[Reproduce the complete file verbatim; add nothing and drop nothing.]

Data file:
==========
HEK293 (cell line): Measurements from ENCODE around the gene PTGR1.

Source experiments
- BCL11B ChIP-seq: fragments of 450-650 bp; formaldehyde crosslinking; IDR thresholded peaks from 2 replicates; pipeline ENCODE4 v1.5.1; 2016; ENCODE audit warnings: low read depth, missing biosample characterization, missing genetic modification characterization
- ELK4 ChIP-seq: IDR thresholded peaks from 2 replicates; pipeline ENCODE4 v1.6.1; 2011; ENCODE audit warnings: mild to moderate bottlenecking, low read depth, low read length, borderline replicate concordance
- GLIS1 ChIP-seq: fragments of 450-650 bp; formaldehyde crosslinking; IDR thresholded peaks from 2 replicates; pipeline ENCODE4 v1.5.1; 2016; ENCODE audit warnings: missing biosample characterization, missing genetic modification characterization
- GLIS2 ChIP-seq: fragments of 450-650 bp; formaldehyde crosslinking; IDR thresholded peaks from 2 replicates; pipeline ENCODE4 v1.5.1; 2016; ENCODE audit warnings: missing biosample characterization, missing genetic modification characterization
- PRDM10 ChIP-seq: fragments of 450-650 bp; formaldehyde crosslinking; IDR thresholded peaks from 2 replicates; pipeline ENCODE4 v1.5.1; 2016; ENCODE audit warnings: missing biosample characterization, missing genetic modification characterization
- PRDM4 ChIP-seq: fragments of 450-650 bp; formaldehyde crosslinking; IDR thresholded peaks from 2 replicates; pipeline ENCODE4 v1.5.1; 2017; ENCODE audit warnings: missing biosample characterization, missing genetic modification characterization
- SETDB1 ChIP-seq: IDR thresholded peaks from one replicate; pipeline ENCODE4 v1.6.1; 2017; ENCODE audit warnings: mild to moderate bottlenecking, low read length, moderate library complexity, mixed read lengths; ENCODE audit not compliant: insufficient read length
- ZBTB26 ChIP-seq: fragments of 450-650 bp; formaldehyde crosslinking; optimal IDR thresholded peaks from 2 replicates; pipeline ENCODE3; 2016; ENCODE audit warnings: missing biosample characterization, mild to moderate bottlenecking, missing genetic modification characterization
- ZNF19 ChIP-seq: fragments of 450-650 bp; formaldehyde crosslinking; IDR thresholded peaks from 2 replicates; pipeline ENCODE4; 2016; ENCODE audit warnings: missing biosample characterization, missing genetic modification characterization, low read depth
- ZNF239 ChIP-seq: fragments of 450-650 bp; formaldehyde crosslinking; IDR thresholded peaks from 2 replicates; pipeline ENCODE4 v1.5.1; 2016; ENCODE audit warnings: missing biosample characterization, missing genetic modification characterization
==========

HEK293 (cell line): Measurements from ENCODE around the gene PTGR1.

Source experiments
- BCL11B ChIP-seq: fragments of 450-650 bp; formaldehyde crosslinking; IDR thresholded peaks from 2 replicates; pipeline ENCODE4 v1.5.1; 2016; ENCODE audit warnings: low read depth, missing biosample characterization, missing genetic modification characterization
- ELK4 ChIP-seq: IDR thresholded peaks from 2 replicates; pipeline ENCODE4 v1.6.1; 2011; ENCODE audit warnings: mild to moderate bottlenecking, low read depth, low read length, borderline replicate concordance
- GLIS1 ChIP-seq: fragments of 450-650 bp; formaldehyde crosslinking; IDR thresholded peaks from 2 replicates; pipeline ENCODE4 v1.5.1; 2016; ENCODE audit warnings: missing biosample characterization, missing genetic modification characterization
- GLIS2 ChIP-seq: fragments of 450-650 bp; formaldehyde crosslinking; IDR thresholded peaks from 2 replicates; pipeline ENCODE4 v1.5.1; 2016; ENCODE audit warnings: missing biosample characterization, missing genetic modification characterization
- PRDM10 ChIP-seq: fragments of 450-650 bp; formaldehyde crosslinking; IDR thresholded peaks from 2 replicates; pipeline ENCODE4 v1.5.1; 2016; ENCODE audit warnings: missing biosample characterization, missing genetic modification characterization
- PRDM4 ChIP-seq: fragments of 450-650 bp; formaldehyde crosslinking; IDR thresholded peaks from 2 replicates; pipeline ENCODE4 v1.5.1; 2017; ENCODE audit warnings: missing biosample characterization, missing genetic modification characterization
- SETDB1 ChIP-seq: IDR thresholded peaks from one replicate; pipeline ENCODE4 v1.6.1; 2017; ENCODE audit warnings: mild to moderate bottlenecking, low read length, moderate library complexity, mixed read lengths; ENCODE audit not compliant: insufficient read length
- ZBTB26 ChIP-seq: fragments of 450-650 bp; formaldehyde crosslinking; optimal IDR thresholded peaks from 2 replicates; pipeline ENCODE3; 2016; ENCODE audit warnings: missing biosample characterization, mild to moderate bottlenecking, missing genetic modification characterization
- ZNF19 ChIP-seq: fragments of 450-650 bp; formaldehyde crosslinking; IDR thresholded peaks from 2 replicates; pipeline ENCODE4; 2016; ENCODE audit warnings: missing biosample characterization, missing genetic modification characterization, low read depth
- ZNF239 ChIP-seq: fragments of 450-650 bp; formaldehyde crosslinking; IDR thresholded peaks from 2 replicates; pipeline ENCODE4 v1.5.1; 2016; ENCODE audit warnings: missing biosample characterization, missing genetic modification characterization